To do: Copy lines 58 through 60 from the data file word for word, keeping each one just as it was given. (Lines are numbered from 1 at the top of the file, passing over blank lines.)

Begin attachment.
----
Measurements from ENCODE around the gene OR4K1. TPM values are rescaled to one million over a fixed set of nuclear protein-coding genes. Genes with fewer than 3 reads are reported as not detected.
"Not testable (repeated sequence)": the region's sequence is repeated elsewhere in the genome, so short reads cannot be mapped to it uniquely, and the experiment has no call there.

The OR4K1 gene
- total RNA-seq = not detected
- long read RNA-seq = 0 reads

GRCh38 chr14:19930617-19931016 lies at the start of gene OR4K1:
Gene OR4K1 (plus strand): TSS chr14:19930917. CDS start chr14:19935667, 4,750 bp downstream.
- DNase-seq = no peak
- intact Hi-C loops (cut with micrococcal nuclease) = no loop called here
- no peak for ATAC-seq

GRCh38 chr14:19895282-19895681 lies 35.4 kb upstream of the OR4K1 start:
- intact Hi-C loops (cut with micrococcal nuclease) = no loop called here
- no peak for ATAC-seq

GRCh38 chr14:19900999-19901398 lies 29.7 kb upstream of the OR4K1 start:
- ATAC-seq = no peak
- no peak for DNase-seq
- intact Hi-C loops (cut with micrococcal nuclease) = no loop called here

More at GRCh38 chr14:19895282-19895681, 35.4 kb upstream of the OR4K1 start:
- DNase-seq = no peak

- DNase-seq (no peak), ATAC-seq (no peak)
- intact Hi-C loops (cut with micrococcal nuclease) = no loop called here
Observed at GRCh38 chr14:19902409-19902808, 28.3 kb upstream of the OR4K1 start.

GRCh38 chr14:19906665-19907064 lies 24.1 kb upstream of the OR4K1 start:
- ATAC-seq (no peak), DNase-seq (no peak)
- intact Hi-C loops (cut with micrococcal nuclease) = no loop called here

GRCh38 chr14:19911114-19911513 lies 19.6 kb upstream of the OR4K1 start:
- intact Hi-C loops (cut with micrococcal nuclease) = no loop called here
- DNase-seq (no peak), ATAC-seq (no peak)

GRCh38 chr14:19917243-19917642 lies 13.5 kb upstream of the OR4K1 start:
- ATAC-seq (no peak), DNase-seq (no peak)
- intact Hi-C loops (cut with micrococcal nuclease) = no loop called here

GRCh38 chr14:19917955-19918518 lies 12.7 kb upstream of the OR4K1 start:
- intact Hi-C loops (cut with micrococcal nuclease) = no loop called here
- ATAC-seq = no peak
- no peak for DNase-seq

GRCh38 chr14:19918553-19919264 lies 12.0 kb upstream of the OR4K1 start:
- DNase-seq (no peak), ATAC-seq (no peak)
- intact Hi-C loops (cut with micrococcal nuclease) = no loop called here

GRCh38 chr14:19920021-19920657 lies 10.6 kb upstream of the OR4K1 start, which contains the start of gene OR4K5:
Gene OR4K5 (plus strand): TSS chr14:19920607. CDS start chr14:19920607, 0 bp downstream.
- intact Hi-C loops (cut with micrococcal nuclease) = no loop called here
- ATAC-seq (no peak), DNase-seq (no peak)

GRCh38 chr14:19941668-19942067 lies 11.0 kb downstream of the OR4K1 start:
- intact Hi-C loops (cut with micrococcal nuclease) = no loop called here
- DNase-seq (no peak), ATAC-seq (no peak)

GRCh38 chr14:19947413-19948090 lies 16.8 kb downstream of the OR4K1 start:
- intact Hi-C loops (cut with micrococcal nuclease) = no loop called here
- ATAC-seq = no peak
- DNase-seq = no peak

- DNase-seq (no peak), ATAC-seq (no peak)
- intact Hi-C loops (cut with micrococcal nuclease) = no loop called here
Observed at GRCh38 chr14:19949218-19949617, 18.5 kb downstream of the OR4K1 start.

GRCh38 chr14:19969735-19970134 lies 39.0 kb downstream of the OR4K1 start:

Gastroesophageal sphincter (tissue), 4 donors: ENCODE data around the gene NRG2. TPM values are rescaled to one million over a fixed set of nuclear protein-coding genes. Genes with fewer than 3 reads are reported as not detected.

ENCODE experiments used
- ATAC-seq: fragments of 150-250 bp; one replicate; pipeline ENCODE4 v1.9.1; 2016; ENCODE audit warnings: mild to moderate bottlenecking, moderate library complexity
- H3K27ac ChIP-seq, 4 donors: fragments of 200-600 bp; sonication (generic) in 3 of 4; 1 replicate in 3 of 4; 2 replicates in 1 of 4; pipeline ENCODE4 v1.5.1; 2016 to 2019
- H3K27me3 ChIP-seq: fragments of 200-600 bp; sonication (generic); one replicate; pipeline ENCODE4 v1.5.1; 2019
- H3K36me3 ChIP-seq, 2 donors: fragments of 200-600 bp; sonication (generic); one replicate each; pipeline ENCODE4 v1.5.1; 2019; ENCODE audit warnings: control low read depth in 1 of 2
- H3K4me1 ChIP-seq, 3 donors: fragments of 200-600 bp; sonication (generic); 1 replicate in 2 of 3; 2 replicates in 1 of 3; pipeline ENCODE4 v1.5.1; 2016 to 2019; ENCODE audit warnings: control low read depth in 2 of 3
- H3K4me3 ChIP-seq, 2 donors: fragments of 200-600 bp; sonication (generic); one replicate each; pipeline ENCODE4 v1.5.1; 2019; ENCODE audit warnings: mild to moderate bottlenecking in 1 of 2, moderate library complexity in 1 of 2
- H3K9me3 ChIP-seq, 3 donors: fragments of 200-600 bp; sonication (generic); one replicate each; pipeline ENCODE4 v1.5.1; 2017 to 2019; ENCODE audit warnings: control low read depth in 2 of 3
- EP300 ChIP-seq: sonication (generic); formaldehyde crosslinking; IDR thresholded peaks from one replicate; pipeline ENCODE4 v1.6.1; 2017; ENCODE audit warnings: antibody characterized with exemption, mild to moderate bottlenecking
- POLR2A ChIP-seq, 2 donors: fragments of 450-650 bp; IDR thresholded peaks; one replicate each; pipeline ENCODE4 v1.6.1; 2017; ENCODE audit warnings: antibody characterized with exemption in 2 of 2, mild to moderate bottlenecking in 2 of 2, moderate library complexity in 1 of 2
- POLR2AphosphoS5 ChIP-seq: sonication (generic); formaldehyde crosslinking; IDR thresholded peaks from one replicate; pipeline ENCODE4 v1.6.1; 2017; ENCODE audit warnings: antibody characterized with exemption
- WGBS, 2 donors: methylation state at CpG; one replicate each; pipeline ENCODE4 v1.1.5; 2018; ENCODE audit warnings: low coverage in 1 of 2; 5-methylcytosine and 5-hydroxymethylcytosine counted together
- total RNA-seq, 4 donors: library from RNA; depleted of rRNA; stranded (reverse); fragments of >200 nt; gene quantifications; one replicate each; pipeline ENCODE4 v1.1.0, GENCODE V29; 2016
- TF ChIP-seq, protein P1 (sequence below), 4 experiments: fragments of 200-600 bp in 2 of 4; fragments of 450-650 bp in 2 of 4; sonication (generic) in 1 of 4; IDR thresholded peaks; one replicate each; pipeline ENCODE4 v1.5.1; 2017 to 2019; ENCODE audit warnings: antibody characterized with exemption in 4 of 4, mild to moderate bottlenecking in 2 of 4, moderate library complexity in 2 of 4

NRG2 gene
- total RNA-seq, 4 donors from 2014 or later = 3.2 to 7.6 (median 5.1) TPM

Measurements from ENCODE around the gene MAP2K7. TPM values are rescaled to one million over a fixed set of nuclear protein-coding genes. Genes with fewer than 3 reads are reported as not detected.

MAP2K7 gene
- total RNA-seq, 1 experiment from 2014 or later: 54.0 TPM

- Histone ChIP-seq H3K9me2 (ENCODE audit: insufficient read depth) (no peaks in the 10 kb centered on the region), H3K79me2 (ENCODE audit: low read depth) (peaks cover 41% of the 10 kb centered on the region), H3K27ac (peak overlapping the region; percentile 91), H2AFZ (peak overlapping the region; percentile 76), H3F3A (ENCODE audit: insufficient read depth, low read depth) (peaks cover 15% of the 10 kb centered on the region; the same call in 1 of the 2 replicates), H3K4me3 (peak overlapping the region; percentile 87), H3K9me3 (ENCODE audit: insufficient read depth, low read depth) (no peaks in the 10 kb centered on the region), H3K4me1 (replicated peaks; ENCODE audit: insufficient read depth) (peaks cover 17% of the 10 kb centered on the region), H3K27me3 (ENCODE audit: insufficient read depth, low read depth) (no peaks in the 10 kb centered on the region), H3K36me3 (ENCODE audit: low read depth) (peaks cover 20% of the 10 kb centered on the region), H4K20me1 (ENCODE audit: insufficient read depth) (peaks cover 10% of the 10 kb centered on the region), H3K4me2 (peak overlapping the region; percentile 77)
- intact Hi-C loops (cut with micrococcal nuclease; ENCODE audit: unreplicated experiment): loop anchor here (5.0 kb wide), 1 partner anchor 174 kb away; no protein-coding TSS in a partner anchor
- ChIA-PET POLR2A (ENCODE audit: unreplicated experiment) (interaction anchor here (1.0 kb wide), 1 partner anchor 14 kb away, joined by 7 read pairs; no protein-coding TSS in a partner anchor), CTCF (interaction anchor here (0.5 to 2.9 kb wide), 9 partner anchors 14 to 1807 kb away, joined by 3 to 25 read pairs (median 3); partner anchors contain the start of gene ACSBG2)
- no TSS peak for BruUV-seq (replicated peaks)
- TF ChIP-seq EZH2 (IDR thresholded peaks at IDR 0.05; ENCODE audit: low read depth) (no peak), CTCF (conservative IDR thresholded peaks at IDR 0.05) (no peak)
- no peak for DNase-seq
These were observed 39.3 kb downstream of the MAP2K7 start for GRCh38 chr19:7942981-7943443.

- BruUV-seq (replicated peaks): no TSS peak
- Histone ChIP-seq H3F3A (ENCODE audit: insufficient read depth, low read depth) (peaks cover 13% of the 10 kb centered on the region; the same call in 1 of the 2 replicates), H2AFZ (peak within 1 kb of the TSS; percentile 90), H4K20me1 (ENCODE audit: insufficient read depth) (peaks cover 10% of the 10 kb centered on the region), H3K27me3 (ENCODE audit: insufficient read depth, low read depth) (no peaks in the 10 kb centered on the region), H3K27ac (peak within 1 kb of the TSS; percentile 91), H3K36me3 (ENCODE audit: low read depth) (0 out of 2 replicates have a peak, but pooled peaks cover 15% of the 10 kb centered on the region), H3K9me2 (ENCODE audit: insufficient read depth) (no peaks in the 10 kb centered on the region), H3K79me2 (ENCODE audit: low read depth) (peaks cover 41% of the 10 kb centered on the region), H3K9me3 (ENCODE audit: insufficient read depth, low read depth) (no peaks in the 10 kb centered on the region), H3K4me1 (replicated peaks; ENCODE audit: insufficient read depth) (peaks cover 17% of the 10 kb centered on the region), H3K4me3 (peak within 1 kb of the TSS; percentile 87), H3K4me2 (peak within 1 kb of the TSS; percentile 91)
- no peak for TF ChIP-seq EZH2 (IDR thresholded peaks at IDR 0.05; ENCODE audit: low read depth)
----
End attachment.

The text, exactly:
- H3K27me3 ChIP-seq: fragments of 200-600 bp; sonication (generic); one replicate; pipeline ENCODE4 v1.5.1; 2019
- H3K36me3 ChIP-seq, 2 donors: fragments of 200-600 bp; sonication (generic); one replicate each; pipeline ENCODE4 v1.5.1; 2019; ENCODE audit warnings: control low read depth in 1 of 2
- H3K4me1 ChIP-seq, 3 donors: fragments of 200-600 bp; sonication (generic); 1 replicate in 2 of 3; 2 replicates in 1 of 3; pipeline ENCODE4 v1.5.1; 2016 to 2019; ENCODE audit warnings: control low read depth in 2 of 3